CNBC business news reporter Jane Wells is based in Los Angeles, where she covers retail, agriculture and defense as well as reports on California's economy, West Coast real estate and Las Vegas. Wells also writes the blog Funny Business for CNBC.com covering a variety of unusual items. Wells came from CNBC's "Upfront Tonight," where she served as a senior correspondent.
Wells joined CNBC in 1996, providing special coverage of the O.J. Simpson civil case for "Rivera Live." Prior to joining CNBC, she was a correspondent for the Fox News Channel and Los Angeles reporter for NBC's flagship television station, WNBC, in New York. Her television news career includes reporter positions with KTTV, Los Angeles; WTVJ, Miami; and KOB, Albuquerque. She has also contributed international reports for CNN.
Wells has received numerous honors for her work, including a 1992 Peabody Award and duPont Award for her role in the live coverage of the Rodney King Trial. That same year, she earned a Los Angeles Emmy Award for her investigative reporting. She also has received UPI, Press Club and Emmy Awards for feature reporting; three Florida Emmy Awards for news reporting; and the Investigative Reporters and Editors Award for team reporting.
Wells holds bachelor's degrees in broadcast journalism and philosophy from the University of Southern California, where she graduated with honors. She and her husband have two children and live in Los Angeles.
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I'll be at the Town Hall Los Angeles meeting today where Bank of America CEO Ken Lewis will be speaking on "Mending Our Mortgage Markets." However, it sounds like between the Fed, Congress, and the Great State of California, the mending is being done without BofA.
The word "mortgage" these days conjures up the same feelings as the word "leprosy." So in this era of poor underwriting, mixed with the creative investing brought to you by hedge funds, we have some new companies pitching new products to help homeowners extract the equity from their property without actually taking out a "loan."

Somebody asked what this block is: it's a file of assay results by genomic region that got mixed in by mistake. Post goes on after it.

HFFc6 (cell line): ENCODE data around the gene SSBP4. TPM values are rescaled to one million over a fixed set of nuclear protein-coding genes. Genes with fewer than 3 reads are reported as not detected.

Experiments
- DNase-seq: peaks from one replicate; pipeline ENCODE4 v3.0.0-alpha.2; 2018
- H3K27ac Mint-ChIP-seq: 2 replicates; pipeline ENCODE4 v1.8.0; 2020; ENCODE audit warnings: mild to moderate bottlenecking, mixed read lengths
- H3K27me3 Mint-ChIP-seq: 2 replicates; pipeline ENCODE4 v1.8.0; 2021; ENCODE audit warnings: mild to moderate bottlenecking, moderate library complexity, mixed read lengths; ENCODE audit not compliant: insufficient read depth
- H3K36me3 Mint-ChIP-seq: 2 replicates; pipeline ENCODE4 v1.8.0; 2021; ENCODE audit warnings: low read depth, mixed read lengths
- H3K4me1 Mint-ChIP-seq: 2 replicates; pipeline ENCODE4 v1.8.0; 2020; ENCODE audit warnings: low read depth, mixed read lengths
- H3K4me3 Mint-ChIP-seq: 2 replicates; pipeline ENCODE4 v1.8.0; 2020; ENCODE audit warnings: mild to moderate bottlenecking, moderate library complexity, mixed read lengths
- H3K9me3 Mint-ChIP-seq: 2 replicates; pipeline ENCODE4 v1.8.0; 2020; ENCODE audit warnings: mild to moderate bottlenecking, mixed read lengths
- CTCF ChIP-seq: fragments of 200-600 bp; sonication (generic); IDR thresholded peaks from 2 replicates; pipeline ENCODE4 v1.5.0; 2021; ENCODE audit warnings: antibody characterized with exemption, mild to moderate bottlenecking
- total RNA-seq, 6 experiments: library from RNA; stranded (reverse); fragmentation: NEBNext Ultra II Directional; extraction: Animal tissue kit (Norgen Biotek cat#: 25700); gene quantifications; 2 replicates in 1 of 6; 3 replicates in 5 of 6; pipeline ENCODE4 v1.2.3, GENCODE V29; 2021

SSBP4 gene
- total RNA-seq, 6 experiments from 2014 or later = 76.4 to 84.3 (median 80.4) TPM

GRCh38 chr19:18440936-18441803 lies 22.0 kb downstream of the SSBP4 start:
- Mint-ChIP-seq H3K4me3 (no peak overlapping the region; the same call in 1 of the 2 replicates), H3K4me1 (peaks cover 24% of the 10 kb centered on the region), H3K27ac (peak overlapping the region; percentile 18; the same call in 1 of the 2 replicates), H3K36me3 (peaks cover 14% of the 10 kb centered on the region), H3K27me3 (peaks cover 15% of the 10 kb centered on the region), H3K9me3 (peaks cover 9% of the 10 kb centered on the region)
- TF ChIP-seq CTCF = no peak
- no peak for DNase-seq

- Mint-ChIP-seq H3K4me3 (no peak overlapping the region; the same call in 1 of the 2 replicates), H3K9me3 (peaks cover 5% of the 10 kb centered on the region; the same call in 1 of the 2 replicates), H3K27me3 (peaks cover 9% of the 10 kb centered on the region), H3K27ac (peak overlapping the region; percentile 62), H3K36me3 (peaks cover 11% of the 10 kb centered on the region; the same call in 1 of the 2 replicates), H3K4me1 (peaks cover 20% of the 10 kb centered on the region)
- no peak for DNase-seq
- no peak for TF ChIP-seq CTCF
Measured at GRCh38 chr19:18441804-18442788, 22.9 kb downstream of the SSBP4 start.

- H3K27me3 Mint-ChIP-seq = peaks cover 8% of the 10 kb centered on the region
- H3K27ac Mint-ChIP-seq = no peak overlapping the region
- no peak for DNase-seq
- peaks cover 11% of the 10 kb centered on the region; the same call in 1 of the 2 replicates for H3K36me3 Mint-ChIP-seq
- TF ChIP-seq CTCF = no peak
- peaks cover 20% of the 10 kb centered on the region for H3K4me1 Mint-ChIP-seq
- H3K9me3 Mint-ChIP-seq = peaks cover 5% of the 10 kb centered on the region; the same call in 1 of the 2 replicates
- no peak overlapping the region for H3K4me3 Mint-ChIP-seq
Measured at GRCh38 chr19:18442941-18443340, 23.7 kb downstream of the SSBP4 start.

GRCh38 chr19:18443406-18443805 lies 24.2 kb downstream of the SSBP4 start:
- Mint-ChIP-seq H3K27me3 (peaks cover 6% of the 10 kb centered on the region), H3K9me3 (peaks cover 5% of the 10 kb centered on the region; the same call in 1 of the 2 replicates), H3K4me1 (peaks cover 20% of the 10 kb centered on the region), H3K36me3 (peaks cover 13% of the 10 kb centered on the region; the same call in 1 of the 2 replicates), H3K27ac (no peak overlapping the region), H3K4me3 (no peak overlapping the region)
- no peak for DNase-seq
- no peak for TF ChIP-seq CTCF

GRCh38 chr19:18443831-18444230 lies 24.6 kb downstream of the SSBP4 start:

Just got back from visiting my sister in Humboldt County, in Northern California, where she was appearing in a community theater production. There is nothing like local theater--the good, the bad, the ugly, and the surprisingly wonderful.
Gas prices have gotten so expensive it costs more to fuel your car than to fuel your body. My family is spending $150 a week on gasoline, A WEEK, and that is more than I spend on groceries. One reason for this disparity is that food suppliers are offering steep discounts as "loss leaders" during these tough times.
Northrop Grumman and EADS want to assemble the KC-45 tanker in Mobile, Alabama--assuming the Air Force ever buys one. With Boeing successfully challenging that award, a Mobile restaurant called Foosackly's (what?) which specializes in chicken fingers is putting up billboards and selling T-shirts...
As Countrywide becomes Bank of America, the state of Florida isn't going to let an ownership change stop if from going after damages for what it claims were Countrywide's deceptive lending practices.
I, Fake Jane, LOVE the weak dollar. Of course it means I can’t afford to travel, but I can’t afford to do anything anyway—I have to save my pennies for important things, like trying to find someone who will bleach the whites of my eyes.
It’s going to be a long, hot summer until the Air Force decides whether to reopen bidding, and, if so, whether to start over completely with a new set of rules. I’m beginning to think the entire tanker saga is like the original “Star War” trilogy.
A Long Island law firm has formed a charity, called Senior Dreams, to help grant the wishes of needy seniors.
SideChef, an app designed for amateur cooks, helps teach step-by-step recipe basics to would-be chefs.
The Bay State approved legalized gambling 3 years ago. Come Tuesday, they may reverse that decision.
A website called Beautifulpeople.com has created a mentoring program cheekily called "Adopt an Ugly Person."
Who is Gotham's "Funniest Person in Finance" -- a trader? a financial advisor? an IT guy? Click ahead to find out!
Former college football coach Barry Switzer has turned a man cave in his Oklahoma home into a base for Coaches' Cabana.
Apeks Supercritical sells an extraction machine for medical marijuana users who prefer consuming oils over smoking the plant.